UK car industry ‘welcomes’ tariff-free post-Brexit trade agreement

British car industry bosses have welcomed the post-Brexit trade agreement reached between the UK and the European Union, which is set to avoid the introduction of tariffs on cars and car parts.

The trade deal, which Prime Minister Boris Johnson estimates is worth around £660 billion, was agreed after years of negotiation between the UK government and EU officials. The deal still needs to be ratified by both the UK parliament and the 27 EU member states.

Johnson described the agreement as a “comprehensive Canada-style free trade deal”, and said it will “allow UK goods and components to be sold without tariffs and without quotas in the EU market.” The full text of the deal has yet to be released.

UK car industry leaders have repeatedly pushed for such a tariff-free trade deal, which they said was vital given the frequent movement of both car parts and completed vehicles across the UK-EU border. More than 85 per cent of the cars made in the UK are exported, with the EU the biggest single market.

The Society of Motor Manufacturers and Traders (SMMT) had estimated a no-deal Brexit could cost the car industry £55 billion in five years, and add an average of £2000 to the price of a car in the UK.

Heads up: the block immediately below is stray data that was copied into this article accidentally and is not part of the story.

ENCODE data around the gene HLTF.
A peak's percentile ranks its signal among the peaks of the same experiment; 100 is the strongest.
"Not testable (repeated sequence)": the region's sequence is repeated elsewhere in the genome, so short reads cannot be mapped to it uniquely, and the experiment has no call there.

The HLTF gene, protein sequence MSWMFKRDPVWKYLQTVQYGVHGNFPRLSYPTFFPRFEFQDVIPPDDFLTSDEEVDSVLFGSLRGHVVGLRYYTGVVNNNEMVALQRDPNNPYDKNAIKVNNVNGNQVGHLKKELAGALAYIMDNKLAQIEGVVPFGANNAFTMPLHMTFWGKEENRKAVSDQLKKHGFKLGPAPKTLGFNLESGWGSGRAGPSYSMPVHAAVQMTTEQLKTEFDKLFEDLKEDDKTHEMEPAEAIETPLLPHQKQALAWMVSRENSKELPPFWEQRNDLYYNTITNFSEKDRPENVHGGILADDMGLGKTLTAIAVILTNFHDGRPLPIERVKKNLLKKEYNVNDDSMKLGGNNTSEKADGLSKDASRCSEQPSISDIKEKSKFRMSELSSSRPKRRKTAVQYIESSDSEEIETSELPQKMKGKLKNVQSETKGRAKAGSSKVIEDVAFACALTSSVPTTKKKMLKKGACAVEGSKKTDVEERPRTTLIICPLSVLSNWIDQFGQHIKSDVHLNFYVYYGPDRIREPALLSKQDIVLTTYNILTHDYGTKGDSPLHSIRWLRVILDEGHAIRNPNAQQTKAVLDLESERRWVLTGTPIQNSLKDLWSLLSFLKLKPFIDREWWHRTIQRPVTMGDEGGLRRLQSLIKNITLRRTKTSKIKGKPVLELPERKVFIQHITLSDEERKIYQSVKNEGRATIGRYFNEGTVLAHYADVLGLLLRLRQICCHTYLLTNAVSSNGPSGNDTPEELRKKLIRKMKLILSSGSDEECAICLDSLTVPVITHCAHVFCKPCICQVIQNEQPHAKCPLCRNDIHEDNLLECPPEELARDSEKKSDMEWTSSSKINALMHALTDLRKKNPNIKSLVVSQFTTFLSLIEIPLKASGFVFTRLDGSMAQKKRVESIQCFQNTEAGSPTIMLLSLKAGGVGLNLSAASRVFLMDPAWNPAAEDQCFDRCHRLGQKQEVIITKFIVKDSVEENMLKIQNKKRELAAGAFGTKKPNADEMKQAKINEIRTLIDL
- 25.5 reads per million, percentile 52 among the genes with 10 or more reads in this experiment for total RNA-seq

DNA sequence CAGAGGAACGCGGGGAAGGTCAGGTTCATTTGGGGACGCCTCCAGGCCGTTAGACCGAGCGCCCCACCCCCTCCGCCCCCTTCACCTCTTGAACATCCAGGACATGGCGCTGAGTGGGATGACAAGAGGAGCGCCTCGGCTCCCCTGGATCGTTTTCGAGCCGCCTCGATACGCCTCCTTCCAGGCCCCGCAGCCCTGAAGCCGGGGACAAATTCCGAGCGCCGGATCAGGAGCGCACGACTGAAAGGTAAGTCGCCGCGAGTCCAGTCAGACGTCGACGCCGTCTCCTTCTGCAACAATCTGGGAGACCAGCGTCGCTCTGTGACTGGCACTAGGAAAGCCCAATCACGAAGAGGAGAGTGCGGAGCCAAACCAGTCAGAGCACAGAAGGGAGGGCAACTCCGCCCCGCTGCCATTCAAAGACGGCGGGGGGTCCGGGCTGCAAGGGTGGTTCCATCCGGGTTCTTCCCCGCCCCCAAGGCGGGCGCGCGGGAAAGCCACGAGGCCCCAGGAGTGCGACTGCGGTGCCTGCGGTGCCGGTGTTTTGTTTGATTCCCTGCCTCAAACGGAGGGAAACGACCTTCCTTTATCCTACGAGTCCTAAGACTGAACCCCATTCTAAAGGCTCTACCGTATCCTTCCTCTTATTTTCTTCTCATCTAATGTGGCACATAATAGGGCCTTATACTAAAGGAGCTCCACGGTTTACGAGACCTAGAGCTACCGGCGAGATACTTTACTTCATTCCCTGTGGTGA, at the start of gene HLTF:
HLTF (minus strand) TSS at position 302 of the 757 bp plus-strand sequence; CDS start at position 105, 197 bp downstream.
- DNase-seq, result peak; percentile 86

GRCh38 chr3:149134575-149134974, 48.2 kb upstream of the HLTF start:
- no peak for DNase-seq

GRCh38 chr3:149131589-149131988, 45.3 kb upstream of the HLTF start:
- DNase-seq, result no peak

SMMT boss Mike Hawes welcomed the new deal, saying it “provides a platform for our future relationship.”

He added: “We await the details to ensure this deal works for all automotive goods and technologies, including specifics on rules of origin and future regulatory co-operation. A phase-in period is critical to help businesses on both sides adapt and efforts should now be sustained to ensure seamless implementation, with tariff-free trade fully accessible and effective for all from day one.

“We will continue to work closely with government to ensure all companies are as prepared as possible in the limited time left.”

Sue Robinson, the head of the National Franchised Dealers Association (NFDA), said: “It is positive that the UK Government has reached a Brexit deal with the EU that avoids tariffs on vehicles and vehicle parts. As an industry, we now have further clarity, which will enable greater investment into the sector and support consumer confidence.”


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